Here are elaborations of my three different press mentions this past month…
The Buffalo News
“Google ‘Street View’ brings the world to Buffalo’s front doors”
by Steve Watson on 16th July 2008
The Buffalo News has a feature on privacy today. Steve Watson wrote about how Google’s street view feature has finally made its way to Buffalo. His article features a collection of quotes from residents like us where to some, it’s invasive, while to others, it’s a boon. You should know where I stand…
“For me, personally, it’s quite amazing. It solves an age-old problem: How do you get there, and how do you know what it looks like?” said Kevin Lim, a University at Buffalo doctoral student who writes about technology trends on a blog, theory.isthereason.com”
I’d argue that the Street View experience almost feels visceral enough to be a form of augmented deja-vu, something that goes beyond visual memory, but one of simulated locatedness. For instance, the article mention my “Google Maps Street View” epiphany when I tried to see if a certain restaurant still existed on a visit to San Francisco.
If you zoom in enough, you can even make out the restaurant’s telephone number on the giant signage. Since I am able to pan around the neighborhood from a first person perspective, I get a sense of place that goes beyond flat 2D photography. When I eventually got there, the Street View experience was re-lived and completed, much like how would imagine finishing a jigsaw puzzle of a familiar picture.
In the past, I’ve written about how wearable video recording would serve as a form of memory prothesis. This Google Street View experience is rich, yet unique, in that the memory isn’t yours, but transplanted from someone else (e.g. Google drivers).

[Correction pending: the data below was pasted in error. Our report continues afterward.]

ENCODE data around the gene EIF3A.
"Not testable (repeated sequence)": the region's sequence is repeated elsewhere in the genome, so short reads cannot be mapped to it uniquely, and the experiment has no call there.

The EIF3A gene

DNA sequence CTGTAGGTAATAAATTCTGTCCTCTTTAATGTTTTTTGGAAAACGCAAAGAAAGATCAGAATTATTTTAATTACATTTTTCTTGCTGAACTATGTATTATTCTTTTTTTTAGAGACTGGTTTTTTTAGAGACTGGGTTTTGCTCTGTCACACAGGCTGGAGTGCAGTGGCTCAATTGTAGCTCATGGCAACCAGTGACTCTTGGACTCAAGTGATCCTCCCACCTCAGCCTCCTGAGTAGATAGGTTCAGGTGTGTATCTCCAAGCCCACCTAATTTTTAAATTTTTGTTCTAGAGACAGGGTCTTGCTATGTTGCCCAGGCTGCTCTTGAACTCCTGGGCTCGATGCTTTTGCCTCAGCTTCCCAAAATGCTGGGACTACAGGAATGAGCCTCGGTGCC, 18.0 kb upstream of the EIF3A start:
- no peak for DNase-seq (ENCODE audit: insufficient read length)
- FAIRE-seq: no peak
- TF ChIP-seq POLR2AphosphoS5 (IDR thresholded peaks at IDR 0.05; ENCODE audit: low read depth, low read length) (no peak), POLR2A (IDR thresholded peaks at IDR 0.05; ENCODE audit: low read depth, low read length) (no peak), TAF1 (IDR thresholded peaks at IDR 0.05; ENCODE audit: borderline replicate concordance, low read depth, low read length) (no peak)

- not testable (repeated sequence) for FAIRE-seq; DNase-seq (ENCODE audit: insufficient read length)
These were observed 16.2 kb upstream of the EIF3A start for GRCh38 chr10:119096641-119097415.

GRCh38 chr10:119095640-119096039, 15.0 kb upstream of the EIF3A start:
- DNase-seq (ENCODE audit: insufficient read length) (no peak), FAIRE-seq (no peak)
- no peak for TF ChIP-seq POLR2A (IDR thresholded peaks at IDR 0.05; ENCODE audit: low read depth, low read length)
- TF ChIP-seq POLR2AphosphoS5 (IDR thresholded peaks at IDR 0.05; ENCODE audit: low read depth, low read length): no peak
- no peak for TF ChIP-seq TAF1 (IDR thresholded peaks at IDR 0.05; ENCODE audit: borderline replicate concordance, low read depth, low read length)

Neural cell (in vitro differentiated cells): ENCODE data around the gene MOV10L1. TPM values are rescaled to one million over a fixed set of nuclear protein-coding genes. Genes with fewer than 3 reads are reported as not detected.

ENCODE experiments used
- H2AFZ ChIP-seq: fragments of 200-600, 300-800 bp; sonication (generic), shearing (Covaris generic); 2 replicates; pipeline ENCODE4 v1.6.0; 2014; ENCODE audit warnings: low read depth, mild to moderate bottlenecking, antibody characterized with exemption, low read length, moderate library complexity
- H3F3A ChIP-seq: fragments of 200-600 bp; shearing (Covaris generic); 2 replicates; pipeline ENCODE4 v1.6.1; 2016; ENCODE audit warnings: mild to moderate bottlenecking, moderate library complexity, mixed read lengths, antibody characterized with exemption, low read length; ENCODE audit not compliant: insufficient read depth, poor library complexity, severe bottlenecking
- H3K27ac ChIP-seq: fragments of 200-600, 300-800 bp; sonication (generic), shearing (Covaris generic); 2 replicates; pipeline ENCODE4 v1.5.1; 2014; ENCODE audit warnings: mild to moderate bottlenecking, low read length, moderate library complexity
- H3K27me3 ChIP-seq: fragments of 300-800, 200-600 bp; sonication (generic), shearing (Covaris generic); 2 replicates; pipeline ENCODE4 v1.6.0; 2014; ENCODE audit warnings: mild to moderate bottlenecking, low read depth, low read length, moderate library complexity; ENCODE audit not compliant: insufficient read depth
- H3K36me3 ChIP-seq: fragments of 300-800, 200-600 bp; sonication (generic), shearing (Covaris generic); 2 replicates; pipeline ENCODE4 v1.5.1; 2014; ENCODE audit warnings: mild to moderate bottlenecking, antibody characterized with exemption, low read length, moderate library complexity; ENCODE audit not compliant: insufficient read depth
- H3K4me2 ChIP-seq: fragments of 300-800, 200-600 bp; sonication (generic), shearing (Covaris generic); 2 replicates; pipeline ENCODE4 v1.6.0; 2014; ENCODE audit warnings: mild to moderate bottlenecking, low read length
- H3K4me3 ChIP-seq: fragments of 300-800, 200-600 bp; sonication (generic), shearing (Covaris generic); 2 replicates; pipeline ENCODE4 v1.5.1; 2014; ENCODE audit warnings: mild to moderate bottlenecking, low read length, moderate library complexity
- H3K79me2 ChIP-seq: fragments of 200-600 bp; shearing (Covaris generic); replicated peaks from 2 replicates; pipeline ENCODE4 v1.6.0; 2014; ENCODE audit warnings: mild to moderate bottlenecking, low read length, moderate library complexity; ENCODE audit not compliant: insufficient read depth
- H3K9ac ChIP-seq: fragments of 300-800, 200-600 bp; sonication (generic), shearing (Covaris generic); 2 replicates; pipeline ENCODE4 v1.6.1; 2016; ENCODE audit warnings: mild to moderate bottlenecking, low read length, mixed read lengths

Ken Fujiuchi, Buffalo State College’s emerging technologies librarian, has used it while he looks for a new place to rent. He also shares my idea on privacy… that it’s too ambiguous to be disconcerting. The way I look at privacy, is to put it on the risk vs. rewards scale: Since the Street View feature is able to give me the confidence of reaching somewhere with more certainty, it overrides the concern for me. Besides, the images were taken in a public space, a space that is already physically shared by all.
Before anyone gets anymore antsy, we should perhaps take time to read Dr. Daniel Solove’s seminal book on Understanding Privacy (2008). I also found more privacy thoughts from the comments of Steve’s supplemental blog article, “Smile: You’re on Google Camera“.
If you’re interested, I also recently gave quotes to…
ACM’s eLearn Magazine
“Edupunk” Rocks the (Virtual) House
by Laurie Rowell on 8th July 2008
I gave a real-life example of how I ran my classes by having students take control of lessons and take responsibility for learning on their own. I rewarded students who could share the most, which is typically mediated through online spaces such as their blogs.
New York Press
by Gina Pace on 25th June 2008
Gina Pace’s wrote an exploratory article on “lifestreaming” which quotes from a number of avid users and developers, including Mark Krynsky of Lifestreamblog.com, Paul Buchheit of FriendFeed, John McCrea of Plaxo. I contributed my thoughts by citing the “Walled Garden” problem of popular social networking services, the practical side of lifestreaming via Leisa Reichelt “ambient intimacy” concept where I elaborated on the economics of attention.
Electronic communication has lowered the “cost” of finding out what’s going on with those you know, said Kevin Lim, a tech blogger who is a doctoral student in communications at the University of Buffalo in New York. Some will call very few people in their social network but are interested to find out what’s going on with a lot of people if it’s easy enough, he said.
Lim is especially interested by the idea that this type of intimate knowledge of the mundane can speed up the feeling of trust. Most people, Lim thinks, are literate enough online that they can sense when someone is a liar.